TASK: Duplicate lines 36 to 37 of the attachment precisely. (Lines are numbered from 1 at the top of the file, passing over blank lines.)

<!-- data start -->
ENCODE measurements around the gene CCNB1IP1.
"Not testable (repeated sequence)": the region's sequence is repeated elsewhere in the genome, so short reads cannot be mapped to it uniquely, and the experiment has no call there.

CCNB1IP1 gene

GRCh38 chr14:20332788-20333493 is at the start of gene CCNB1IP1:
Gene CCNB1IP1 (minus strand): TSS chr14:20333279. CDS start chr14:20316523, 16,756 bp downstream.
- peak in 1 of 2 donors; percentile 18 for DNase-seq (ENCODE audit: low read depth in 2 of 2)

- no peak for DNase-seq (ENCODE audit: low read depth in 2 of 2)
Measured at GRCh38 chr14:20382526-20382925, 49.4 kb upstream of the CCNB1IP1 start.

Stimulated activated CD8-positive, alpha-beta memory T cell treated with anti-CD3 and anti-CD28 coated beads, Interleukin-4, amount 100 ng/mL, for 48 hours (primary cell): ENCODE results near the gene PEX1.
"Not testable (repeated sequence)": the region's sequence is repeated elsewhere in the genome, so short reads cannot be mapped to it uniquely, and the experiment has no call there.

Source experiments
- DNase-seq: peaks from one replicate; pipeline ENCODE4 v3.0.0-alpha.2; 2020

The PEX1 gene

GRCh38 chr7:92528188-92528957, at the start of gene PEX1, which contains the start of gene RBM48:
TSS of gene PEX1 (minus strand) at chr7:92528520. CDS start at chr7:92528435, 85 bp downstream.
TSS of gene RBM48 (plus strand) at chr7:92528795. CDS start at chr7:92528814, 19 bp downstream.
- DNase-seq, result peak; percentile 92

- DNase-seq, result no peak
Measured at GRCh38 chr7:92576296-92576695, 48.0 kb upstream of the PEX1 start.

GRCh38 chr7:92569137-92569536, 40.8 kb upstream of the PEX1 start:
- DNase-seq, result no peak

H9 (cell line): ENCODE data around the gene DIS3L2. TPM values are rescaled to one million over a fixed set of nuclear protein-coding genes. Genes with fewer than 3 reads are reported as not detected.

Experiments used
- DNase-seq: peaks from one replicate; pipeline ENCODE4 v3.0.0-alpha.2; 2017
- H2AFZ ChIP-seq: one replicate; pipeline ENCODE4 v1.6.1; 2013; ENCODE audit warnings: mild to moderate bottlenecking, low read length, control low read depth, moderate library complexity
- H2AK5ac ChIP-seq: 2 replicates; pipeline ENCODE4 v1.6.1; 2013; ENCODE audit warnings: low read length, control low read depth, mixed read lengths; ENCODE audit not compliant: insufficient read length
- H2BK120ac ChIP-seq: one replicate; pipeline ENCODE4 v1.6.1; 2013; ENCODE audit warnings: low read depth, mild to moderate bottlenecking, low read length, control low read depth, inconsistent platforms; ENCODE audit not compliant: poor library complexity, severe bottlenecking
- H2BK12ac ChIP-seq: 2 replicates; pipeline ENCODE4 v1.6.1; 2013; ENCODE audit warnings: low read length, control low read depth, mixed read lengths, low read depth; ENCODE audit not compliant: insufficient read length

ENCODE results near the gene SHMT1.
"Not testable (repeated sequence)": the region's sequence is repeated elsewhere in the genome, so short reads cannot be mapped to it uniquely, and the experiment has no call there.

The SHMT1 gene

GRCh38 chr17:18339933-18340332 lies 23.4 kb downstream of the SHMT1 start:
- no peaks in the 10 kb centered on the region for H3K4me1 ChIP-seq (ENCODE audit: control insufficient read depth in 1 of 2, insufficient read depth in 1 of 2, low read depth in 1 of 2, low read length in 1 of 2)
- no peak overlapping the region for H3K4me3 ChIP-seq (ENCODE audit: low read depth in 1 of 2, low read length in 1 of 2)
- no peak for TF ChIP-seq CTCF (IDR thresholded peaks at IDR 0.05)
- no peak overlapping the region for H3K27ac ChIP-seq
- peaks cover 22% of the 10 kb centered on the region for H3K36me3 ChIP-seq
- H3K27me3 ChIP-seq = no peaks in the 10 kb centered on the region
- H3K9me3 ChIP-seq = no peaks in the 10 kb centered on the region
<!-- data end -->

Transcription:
- no peak overlapping the region for H3K27ac ChIP-seq
- peaks cover 22% of the 10 kb centered on the region for H3K36me3 ChIP-seq